Catching Blondie live in New York is bucket-list level for a music fan; seeing her playing live in a skate park takes it to its zenith.
Blondie has always been the pretty young punk band that broke through to the mainstream the hardest and fastest from the gritty skid row dive bar, CBGBs. The band rose at the same time as Television, the Talking Heads and The Ramones, learning on the go, playing shows in a shitty, fetid bar that was off most New Yorkers’ radar due to its location on the Bowery.
Led by golden haired beauty, Debbie Harry and backed by the songwriting chops of her partner, Chris Stein and the thumping beats of Clem Burke, these three core members played unashamedly poppy tunes to often indifferent and hostile crowds. They were also one of the first bands to help define both new wave and to cross over disco and even rap into their tunes.
From the Bowery to Brooklyn
Luckily, we’re able to see them not just live in New York, but for free at the House of Vans. The HOV has been a successful venture by Vans the skate brand for almost ten years. It’s set up in a dirty old warehouse in the rapidly gentrified Greenpoint area, abutting Williamsburg. Beside a polluted waterway and looking straight across at the Empire State Building, the place has just enough edge to be cool and the fact that they give out 2000 free tickets for 900 places on the door means everyone’s always keen to be there and seen. This means lining up at least three hours in advance but there is compensation.
Once through the rusted roller doors and you’re inside a skatepark straight out of the Tony Hawk Pro Skater computer games or an uber cool 90s skate video.
Tonight there are no skaters, just a killer line up. And line up we do too. First you line up for the bathrooms – that three hour wait is a killer! Then you line up to collect a free gig shirt, then you line up for free beer and water – tonight it’s drink all you want Goose Island IPA – are we dreaming? The atmosphere in the back yard area feels like a music festival and Williamsburg’s music nerds and tragic hipsters are all eager to make it into the press shots.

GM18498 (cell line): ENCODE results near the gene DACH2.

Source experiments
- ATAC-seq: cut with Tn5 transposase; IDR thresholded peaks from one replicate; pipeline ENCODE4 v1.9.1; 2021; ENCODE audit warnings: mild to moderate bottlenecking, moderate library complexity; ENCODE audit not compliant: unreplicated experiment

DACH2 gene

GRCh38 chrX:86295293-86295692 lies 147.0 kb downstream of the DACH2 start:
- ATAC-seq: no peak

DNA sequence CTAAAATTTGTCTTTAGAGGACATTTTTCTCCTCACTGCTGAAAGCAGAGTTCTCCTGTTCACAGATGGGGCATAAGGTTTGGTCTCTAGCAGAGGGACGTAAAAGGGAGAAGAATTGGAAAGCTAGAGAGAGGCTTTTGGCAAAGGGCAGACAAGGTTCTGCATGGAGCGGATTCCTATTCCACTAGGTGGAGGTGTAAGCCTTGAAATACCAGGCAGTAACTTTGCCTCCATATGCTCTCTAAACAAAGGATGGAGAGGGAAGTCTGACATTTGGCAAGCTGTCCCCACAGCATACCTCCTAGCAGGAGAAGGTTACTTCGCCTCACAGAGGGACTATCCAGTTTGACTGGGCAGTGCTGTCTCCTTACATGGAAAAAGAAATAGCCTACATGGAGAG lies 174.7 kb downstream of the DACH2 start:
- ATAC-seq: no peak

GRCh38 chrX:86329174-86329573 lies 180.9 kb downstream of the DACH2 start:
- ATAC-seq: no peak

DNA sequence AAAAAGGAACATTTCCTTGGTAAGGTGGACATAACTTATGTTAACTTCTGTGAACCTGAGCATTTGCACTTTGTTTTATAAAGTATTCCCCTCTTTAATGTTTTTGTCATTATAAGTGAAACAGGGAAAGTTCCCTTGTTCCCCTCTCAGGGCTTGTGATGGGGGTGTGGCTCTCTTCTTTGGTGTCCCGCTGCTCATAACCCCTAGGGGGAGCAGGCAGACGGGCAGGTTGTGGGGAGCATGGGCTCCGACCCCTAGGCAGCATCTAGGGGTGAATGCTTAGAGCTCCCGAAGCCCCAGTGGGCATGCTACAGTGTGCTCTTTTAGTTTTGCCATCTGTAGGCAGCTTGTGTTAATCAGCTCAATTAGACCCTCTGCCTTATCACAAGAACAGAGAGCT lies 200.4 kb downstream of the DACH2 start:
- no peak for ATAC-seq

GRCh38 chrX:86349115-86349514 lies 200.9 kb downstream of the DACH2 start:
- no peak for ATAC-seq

We’re still struggling to get a grasp on the fact everything’s free. Even Liz Phair is playing for free. The early-mid 90s indie guitar queen delivers a rocking set of mid tempo tunes of fuzzy grunge-lite and her infectious smiles never leaves her extremely well-preserved face – it’s hard to believe she’s in her fifties! Why Can’t I and Supernova get the biggest cheers from the predominately 30 to 40-something crowd.
Finally about three hours and god-knows-how-many-Goose-Islands in, Blondie takes to the stage. The three core members are showing their age, apart from Clem Burke whose infectious smile makes him look 15 years younger than Chris and Debbie. The band is augmented by bass, guitar and synth and they are on point from the moment they hit the first strum of opener One Way or Another. From there, it’s a greatest hits package with Hanging on the Telephone, Call Me and Rapture (complete with a breakdown of the Beastie Boys – You Gotta Fight For Your Right To Party). The only new addition is Fun, written by Charlie XCX.
For a band that gone to hell and back over forty years, they still look and sound great. Debbie Harry is still as spicy as ever and in great voice and Blondie have someone managed to survive without never really going out of style.
WHAT THEY PLAYED
One Way or Another
Hanging on the Telephone
You’ve Gotta Fight For Your Right to Party
The Tide is High
Heart of Glass
From Russia with Love
House of Vans Brooklyn
House of Vans events are free but RSVPs usually go within a day or two, then you need to line up. The House closes for good September 2018.Follow & Connect with us